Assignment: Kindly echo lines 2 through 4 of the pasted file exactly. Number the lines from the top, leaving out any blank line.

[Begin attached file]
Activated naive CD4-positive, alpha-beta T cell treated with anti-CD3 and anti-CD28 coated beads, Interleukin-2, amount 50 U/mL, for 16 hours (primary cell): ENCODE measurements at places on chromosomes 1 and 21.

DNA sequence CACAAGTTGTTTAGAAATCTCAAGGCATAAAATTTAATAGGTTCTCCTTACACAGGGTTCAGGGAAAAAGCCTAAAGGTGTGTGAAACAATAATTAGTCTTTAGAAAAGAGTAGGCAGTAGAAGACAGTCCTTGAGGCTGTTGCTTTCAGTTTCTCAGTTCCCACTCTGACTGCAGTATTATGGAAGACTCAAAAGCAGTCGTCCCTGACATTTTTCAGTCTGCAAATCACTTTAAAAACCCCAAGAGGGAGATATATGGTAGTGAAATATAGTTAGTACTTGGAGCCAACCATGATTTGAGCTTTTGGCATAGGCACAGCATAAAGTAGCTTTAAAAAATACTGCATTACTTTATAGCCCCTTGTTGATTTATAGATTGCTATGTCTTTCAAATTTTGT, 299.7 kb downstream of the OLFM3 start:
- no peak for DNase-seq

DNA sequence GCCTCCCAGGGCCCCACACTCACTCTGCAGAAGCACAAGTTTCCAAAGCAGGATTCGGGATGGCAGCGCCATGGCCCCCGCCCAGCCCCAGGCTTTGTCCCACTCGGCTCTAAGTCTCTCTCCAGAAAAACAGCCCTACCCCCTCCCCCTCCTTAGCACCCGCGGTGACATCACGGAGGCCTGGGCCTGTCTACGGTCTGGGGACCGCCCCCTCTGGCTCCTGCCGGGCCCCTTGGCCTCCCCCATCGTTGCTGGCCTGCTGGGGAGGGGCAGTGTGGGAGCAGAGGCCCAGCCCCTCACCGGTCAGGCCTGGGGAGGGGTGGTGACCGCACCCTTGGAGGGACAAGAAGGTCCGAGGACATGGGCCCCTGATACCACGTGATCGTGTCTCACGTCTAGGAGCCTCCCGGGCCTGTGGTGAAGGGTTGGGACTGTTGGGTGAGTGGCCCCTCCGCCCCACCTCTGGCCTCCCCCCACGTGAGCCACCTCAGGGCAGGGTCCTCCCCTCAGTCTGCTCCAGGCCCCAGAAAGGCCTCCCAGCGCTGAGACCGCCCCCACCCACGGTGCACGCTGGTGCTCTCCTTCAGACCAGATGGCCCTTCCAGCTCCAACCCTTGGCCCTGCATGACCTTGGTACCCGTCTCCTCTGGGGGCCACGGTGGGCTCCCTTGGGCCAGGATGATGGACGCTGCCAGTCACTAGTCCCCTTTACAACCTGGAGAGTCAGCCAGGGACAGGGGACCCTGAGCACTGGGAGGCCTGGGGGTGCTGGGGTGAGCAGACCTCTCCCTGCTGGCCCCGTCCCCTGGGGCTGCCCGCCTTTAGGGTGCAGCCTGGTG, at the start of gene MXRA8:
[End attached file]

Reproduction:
DNA sequence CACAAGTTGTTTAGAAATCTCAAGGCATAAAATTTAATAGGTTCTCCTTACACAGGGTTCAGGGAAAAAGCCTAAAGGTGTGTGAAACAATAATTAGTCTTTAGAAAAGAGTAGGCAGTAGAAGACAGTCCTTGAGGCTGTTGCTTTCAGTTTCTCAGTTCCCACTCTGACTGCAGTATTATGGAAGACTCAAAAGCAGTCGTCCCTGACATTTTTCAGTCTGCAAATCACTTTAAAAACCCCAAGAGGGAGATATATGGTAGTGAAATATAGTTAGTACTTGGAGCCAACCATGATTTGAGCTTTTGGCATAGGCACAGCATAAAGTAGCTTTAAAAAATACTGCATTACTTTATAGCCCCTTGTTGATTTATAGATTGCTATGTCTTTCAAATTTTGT, 299.7 kb downstream of the OLFM3 start:
- no peak for DNase-seq

DNA sequence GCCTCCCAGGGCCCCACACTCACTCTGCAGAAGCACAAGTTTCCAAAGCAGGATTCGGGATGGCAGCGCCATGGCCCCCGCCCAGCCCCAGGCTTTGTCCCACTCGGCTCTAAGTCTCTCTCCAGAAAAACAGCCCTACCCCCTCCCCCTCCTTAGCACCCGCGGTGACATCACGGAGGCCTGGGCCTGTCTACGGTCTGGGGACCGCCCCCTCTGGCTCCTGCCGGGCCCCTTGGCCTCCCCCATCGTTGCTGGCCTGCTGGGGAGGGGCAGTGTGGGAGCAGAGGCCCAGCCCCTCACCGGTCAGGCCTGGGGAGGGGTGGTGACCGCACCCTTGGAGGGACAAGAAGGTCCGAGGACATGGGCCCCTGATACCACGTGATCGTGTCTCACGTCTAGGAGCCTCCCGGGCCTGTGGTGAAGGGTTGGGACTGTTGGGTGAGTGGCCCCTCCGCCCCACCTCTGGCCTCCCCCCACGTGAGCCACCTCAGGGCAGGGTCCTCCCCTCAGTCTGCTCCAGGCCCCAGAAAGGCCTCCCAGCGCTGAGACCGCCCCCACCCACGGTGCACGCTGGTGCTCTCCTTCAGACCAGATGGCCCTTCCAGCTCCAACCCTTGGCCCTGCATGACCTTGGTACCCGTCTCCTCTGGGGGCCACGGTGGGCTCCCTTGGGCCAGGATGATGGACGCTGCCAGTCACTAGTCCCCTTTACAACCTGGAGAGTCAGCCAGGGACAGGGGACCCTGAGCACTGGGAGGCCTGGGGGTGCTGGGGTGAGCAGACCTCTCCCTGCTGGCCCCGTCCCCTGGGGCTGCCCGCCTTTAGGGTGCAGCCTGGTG, at the start of gene MXRA8: